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An opportunity for new shrimp producers

14 Aug 2013
Shrimp. Credit: Philip Chou/SeaWeb/Marine Photobank

Shrimp. Credit: Philip Chou/SeaWeb/Marine Photobank

A new Rabobank report says that the outbreak of Early Mortality Syndrome (EMS) in shrimp will give second-tier shrimp producing regions the opportunity to step up production and capture market share – until EMS affected countries recover from the disease.

Rabobank says that as the cause of EMS has recently been discovered, it is likely that a solution will be found soon. The report says it then expects the industry to emerge more consolidated, with larger, diversified and more vertically integrated multinational producers leading the next growth wave.

Rabobank analyst Gorjan Nikolik commented: “After a decade of explosive growth, the global farmed shrimp industry has reached a turning point. The EMS outbreak in China, Vietnam and Thailand has created double-digit yearly contraction in shrimp supply, leading to prices hitting record levels. However, regions unaffected by the disease are emerging to fill the supply void and are benefiting from this high price situation. Producers in Ecuador, Indonesia, India, Bangladesh and Myanmar are rapidly expanding production.”

However, the current shrimp supply deficit could reverse in 2014. Due to a rapidly increasing understanding of the EMS pathogen, it is likely that a solution for the disease will be found in short to medium term. Thailand is likely to be the first of the impacted countries to start recovering from the disease. A return of Thailand to the top of the shrimp exporters table combined with strong momentum in production expansion by the second-tier regions enjoying the current high prices, will create a sudden supply curve shift and a period of low prices.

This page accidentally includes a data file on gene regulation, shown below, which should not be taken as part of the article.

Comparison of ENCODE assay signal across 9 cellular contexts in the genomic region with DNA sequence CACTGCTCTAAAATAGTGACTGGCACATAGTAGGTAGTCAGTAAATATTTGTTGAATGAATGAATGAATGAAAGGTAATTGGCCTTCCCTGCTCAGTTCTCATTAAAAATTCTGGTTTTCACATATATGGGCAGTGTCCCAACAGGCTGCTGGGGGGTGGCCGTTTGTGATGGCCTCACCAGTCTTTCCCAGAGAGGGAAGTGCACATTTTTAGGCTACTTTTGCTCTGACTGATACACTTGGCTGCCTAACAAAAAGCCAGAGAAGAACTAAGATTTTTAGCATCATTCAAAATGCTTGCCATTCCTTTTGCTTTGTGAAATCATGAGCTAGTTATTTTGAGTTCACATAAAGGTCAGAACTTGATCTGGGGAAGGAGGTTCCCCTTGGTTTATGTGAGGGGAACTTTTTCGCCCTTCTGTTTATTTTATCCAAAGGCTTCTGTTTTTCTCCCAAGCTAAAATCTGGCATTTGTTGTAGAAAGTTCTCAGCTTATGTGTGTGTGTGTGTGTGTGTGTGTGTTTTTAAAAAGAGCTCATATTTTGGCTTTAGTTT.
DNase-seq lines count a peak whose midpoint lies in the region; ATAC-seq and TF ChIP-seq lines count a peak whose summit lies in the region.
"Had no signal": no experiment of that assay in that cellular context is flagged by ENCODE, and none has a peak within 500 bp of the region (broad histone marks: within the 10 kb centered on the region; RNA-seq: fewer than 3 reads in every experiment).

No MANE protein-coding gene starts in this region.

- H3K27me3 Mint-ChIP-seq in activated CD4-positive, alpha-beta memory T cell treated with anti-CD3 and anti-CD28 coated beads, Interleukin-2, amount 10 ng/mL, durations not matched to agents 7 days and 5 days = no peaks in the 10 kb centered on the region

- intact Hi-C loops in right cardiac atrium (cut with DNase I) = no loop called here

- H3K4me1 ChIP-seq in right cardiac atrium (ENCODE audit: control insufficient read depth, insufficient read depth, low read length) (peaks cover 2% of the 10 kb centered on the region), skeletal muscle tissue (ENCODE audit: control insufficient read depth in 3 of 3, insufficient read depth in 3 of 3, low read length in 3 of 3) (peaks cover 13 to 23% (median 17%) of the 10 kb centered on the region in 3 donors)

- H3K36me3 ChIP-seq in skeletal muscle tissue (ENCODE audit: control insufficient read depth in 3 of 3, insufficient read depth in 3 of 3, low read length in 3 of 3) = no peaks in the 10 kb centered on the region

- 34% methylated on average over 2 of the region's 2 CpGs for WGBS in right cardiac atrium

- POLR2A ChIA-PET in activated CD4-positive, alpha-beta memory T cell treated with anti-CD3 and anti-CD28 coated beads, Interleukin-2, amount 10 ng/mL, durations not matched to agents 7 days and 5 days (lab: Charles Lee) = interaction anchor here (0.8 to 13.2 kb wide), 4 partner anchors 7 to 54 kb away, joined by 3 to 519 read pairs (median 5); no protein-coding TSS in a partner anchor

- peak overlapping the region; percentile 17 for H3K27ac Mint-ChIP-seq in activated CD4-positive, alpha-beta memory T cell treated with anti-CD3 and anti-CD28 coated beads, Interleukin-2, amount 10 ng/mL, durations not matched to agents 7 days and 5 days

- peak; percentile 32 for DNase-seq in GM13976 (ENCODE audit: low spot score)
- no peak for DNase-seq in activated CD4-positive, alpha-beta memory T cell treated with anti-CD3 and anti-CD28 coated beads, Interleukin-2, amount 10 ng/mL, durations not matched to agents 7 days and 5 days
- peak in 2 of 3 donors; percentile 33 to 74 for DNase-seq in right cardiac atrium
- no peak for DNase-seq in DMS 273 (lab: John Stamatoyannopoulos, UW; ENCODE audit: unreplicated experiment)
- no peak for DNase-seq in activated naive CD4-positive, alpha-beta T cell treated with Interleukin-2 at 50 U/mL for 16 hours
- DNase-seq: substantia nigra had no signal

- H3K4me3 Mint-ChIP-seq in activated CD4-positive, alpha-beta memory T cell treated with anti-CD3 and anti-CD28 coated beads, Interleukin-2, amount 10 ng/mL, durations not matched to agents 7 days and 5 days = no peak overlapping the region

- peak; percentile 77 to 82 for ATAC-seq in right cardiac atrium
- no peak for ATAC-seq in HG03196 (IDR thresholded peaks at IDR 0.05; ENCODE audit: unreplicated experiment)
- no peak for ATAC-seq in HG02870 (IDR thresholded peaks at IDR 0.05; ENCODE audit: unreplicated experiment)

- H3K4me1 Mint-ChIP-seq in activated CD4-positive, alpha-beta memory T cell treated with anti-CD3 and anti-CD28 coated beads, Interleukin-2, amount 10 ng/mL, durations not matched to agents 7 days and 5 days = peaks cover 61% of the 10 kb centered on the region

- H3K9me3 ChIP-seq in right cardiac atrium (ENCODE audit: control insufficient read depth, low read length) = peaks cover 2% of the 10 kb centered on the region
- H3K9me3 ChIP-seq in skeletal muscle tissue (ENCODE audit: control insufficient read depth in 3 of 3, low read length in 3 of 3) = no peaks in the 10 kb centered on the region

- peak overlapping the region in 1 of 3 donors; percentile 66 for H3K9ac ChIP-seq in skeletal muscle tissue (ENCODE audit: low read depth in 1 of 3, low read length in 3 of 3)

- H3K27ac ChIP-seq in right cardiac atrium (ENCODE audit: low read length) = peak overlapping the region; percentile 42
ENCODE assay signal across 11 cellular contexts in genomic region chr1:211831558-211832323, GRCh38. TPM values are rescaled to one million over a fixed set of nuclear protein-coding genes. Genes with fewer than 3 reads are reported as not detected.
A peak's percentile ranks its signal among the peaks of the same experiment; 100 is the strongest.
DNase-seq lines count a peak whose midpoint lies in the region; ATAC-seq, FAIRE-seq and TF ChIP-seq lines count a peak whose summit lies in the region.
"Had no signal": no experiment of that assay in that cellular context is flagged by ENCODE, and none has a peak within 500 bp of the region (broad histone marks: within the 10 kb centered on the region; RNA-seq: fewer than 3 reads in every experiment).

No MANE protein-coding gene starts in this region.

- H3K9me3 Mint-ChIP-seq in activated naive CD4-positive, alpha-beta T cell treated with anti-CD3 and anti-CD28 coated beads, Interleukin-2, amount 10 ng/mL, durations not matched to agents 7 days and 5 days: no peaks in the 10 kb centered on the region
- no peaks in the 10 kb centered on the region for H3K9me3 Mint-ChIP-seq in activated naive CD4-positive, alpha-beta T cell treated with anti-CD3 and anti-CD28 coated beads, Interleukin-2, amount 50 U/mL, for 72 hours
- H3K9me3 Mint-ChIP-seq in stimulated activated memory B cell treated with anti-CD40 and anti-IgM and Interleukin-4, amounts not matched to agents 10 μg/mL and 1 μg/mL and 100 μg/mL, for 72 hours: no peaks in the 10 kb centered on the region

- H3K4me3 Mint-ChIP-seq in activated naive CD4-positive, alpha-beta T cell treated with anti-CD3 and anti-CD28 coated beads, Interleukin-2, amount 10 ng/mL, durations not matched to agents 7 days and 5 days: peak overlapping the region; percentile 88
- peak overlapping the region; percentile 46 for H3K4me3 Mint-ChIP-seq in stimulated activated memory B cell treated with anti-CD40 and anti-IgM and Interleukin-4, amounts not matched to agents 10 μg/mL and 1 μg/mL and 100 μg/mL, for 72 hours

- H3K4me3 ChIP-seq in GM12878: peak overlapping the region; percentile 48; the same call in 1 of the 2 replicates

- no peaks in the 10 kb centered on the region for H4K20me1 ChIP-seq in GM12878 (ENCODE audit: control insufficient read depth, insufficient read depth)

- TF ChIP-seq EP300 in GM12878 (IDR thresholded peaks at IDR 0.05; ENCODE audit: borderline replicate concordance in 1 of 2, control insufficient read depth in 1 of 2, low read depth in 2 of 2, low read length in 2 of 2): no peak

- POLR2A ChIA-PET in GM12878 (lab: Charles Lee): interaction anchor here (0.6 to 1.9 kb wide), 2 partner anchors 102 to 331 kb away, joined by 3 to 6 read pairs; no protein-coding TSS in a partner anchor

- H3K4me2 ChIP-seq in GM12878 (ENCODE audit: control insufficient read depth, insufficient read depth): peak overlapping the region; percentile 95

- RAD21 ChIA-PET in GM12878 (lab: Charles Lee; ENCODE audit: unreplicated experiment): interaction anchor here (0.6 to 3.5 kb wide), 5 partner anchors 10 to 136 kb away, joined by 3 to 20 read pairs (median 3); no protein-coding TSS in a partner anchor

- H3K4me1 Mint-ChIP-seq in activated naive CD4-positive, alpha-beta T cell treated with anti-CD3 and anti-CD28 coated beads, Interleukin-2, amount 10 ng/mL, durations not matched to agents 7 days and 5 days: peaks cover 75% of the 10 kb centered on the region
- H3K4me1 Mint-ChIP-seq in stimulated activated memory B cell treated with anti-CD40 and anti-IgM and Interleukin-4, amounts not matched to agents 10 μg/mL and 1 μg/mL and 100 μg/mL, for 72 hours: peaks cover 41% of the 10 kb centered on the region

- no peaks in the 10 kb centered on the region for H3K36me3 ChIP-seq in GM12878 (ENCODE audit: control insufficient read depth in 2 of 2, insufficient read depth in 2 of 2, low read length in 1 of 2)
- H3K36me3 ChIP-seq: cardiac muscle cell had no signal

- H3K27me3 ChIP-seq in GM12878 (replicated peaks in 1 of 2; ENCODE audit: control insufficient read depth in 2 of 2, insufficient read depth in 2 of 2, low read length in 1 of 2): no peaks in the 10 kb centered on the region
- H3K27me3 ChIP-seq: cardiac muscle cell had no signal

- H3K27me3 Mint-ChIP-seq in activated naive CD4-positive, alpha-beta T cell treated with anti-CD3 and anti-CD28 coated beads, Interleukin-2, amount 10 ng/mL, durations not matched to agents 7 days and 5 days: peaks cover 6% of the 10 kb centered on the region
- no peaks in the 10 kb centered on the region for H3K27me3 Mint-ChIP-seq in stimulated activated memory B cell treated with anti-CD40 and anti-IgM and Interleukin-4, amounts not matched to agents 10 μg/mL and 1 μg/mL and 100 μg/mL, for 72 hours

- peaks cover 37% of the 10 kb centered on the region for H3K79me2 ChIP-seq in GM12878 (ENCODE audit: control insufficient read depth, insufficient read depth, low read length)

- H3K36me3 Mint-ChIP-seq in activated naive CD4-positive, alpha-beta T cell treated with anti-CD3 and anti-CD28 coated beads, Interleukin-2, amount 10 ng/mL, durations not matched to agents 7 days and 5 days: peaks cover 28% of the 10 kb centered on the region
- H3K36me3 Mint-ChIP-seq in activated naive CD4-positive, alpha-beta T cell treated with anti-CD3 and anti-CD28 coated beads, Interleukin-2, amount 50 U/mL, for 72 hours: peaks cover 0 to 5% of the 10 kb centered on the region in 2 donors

For Asian exporters, a long term strategy to mitigate against volatile price swings is to export processed shrimp products that are less commoditised. However, a lack of knowledge of local markets and links with local retailers and buyers has proven to be key entry barriers for Asian suppliers to EU and US markets. Therefore Rabobank believes there will be an increase of intercontinental mergers and acquisitions to create integrated producers.

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Shrimp. Credit: Philip Chou/SeaWeb/Marine Photobank

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